Muhammad Asad, The Message of the Qur’ān; Translated and Explained by Muhammad Asad (1980)
See introductory note to the preceding surah, with which this one is closely connected.
(1) SAY: “I seek refuge with the Sustainer of men,
(2) “the Sovereign of men,
(3) “ the God of men,
(4) “from the evil of the whispering, elusive tempter
(5) “who whispers in the hearts of men 1 –
(6) “from all [temptation to evil by] invisible forces as well as men.’’2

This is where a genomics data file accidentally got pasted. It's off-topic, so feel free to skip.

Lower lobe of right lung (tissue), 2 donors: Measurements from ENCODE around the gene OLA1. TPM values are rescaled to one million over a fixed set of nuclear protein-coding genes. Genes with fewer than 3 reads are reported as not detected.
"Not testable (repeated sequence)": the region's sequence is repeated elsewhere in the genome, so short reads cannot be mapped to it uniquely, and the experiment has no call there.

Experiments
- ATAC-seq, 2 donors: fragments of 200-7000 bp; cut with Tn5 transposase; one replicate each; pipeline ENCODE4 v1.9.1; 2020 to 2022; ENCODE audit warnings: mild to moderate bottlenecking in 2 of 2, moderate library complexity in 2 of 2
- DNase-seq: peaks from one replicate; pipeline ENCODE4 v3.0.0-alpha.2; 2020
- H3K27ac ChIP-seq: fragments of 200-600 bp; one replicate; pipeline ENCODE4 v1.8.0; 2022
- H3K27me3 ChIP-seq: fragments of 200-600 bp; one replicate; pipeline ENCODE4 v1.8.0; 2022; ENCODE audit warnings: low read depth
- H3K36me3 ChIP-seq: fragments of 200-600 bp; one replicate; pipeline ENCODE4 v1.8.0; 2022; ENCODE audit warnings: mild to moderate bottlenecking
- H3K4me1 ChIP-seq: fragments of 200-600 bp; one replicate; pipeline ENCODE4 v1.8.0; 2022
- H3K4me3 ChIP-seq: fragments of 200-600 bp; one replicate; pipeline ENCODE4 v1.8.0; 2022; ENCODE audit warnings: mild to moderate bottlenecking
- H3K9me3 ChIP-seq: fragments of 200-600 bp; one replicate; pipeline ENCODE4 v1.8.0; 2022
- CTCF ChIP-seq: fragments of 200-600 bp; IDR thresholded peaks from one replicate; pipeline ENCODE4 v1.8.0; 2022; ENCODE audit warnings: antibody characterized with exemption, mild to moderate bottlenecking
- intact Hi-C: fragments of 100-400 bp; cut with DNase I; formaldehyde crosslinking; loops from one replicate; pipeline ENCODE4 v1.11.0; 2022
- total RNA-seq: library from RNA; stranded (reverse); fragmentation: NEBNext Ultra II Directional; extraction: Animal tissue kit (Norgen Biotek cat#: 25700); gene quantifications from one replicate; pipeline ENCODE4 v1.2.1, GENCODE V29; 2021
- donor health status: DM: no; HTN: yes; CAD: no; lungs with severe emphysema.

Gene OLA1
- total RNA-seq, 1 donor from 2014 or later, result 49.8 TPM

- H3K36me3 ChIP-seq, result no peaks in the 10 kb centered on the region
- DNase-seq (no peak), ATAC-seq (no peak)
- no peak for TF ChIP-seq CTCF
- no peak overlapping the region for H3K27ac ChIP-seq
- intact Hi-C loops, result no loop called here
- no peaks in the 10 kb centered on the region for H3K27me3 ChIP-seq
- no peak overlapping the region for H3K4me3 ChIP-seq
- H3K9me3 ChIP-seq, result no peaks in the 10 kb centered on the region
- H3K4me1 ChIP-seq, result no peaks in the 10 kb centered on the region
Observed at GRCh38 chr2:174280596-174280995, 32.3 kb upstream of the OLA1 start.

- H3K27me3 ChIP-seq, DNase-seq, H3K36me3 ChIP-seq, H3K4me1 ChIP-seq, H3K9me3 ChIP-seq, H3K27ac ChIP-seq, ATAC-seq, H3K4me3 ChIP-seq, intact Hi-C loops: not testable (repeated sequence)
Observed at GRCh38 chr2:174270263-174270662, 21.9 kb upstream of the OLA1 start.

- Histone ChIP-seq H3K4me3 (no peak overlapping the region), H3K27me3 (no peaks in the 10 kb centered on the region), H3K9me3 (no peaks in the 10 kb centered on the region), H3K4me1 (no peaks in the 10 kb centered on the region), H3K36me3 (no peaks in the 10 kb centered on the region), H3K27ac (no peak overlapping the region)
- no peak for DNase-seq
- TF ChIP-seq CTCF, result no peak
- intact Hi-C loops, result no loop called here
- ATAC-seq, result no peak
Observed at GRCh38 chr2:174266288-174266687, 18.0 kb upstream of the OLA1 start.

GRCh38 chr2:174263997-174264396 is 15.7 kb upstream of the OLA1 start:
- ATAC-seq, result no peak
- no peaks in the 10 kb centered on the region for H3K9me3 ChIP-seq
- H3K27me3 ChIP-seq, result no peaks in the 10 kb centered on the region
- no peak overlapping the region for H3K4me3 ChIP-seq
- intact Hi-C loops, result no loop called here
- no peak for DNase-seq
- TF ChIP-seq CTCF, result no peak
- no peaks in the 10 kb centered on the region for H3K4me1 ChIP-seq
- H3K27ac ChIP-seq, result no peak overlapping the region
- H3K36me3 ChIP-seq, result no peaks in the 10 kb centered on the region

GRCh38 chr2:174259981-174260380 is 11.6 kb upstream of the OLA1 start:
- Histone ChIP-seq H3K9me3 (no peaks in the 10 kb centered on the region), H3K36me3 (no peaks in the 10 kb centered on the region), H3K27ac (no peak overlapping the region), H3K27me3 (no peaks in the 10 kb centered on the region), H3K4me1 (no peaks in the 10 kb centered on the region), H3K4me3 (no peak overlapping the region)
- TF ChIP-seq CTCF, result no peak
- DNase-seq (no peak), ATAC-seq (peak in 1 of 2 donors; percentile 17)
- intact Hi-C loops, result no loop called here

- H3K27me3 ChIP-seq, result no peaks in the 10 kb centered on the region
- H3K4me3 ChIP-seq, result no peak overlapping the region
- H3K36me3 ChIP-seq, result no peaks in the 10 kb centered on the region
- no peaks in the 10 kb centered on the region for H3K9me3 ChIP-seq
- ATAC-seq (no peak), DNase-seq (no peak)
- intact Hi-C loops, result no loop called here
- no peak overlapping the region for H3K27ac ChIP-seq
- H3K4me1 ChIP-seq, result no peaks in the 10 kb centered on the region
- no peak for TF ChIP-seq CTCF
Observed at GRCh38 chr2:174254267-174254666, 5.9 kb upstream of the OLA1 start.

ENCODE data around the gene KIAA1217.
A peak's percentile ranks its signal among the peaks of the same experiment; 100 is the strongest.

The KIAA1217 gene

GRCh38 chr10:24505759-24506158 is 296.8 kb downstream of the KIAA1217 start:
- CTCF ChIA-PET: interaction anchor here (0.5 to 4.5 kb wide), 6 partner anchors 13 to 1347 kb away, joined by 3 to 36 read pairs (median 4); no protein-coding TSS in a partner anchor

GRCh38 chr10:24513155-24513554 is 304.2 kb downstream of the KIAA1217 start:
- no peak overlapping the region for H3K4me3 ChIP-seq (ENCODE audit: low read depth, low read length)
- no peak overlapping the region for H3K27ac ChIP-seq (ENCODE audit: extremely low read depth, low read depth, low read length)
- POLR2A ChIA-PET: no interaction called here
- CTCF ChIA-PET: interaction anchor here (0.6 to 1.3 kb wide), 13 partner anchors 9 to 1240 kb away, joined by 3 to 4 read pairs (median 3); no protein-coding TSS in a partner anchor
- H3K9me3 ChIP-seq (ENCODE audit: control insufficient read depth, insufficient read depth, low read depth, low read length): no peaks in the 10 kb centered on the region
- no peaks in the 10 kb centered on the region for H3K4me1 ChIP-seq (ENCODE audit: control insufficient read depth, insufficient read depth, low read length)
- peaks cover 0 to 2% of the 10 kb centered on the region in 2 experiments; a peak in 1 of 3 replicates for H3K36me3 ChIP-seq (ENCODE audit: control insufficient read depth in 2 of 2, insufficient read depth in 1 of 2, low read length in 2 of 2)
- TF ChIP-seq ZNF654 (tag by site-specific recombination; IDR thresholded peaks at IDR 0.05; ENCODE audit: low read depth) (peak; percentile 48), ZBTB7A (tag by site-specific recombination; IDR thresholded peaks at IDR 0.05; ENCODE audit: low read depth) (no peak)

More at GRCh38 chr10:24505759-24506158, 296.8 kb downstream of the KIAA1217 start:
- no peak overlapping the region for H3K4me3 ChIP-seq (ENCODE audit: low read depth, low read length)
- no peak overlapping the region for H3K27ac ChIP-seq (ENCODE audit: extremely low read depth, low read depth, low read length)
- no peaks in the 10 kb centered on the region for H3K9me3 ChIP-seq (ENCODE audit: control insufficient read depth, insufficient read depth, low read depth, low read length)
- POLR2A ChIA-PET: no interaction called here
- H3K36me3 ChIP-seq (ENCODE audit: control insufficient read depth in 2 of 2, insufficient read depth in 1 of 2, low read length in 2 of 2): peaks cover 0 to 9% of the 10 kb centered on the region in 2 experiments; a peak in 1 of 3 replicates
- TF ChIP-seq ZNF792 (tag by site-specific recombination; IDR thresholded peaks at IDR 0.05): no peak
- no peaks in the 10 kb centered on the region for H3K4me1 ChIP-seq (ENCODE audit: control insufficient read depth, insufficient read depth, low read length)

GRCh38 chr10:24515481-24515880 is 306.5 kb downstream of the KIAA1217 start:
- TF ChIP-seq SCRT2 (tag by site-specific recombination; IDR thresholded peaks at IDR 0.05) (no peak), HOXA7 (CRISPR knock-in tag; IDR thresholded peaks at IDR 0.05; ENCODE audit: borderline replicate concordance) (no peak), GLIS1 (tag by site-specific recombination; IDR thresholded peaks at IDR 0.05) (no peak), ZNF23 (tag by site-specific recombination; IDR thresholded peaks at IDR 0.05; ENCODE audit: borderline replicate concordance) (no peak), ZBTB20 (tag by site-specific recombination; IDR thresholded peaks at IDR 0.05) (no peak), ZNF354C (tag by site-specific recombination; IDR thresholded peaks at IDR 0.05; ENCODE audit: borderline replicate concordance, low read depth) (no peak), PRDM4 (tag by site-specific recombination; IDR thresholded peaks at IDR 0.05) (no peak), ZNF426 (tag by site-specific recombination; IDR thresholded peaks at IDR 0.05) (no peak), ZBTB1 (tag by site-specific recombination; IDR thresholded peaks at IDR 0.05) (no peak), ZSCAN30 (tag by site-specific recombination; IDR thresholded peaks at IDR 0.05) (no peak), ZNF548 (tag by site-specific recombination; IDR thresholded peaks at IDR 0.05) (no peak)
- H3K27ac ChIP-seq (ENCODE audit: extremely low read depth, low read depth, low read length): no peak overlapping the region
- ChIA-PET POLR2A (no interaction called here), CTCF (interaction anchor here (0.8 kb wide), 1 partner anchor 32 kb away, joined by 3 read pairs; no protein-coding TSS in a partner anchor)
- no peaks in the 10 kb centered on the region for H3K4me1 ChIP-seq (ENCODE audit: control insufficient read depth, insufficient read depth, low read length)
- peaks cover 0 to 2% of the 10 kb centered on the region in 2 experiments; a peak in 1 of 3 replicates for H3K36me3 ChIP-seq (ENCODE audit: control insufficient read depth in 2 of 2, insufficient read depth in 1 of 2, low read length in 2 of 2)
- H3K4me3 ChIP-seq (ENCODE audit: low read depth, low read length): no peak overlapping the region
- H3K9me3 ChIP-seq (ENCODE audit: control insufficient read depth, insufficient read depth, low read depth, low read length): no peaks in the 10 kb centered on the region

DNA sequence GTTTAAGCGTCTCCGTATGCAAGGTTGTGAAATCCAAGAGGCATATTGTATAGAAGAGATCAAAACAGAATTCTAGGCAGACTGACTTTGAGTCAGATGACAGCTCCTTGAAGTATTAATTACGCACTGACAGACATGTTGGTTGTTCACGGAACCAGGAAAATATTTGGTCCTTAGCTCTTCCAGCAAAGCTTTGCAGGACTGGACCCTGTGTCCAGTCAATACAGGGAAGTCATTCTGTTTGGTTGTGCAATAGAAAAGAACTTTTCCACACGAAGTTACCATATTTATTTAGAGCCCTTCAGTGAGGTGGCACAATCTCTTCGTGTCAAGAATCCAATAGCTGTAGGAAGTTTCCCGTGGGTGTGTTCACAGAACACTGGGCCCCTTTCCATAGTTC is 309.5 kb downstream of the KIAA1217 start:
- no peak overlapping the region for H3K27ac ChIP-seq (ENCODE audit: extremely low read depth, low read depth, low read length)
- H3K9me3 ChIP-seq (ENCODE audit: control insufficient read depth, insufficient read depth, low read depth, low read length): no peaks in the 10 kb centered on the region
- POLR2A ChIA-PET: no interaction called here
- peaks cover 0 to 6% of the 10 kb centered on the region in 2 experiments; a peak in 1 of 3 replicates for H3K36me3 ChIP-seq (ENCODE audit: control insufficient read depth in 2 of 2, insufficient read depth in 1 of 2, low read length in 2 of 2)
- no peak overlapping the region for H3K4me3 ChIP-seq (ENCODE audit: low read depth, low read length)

2 The above is perhaps the oldest Qurʾanic mention of the term and concept of al-jinnah (synonymous with al-jinn), which has been tentatively explained in Appendix III. In the above context, the term probably denotes the intangible, mysterious forces of nature to which man’s psyche is exposed, and which sometimes make it difficult for us to discern between right and wrong. However, in the light of this last verse of the last surah of the Qurʾān it is also possible to conclude that the “invisible forces” from which we are told to seek refuge with God are the temptations to evil emanating from the blindness of our own hearts, from our gross appetites, and from the erroneous notions and false values that may have been handed down to us by our predecessors.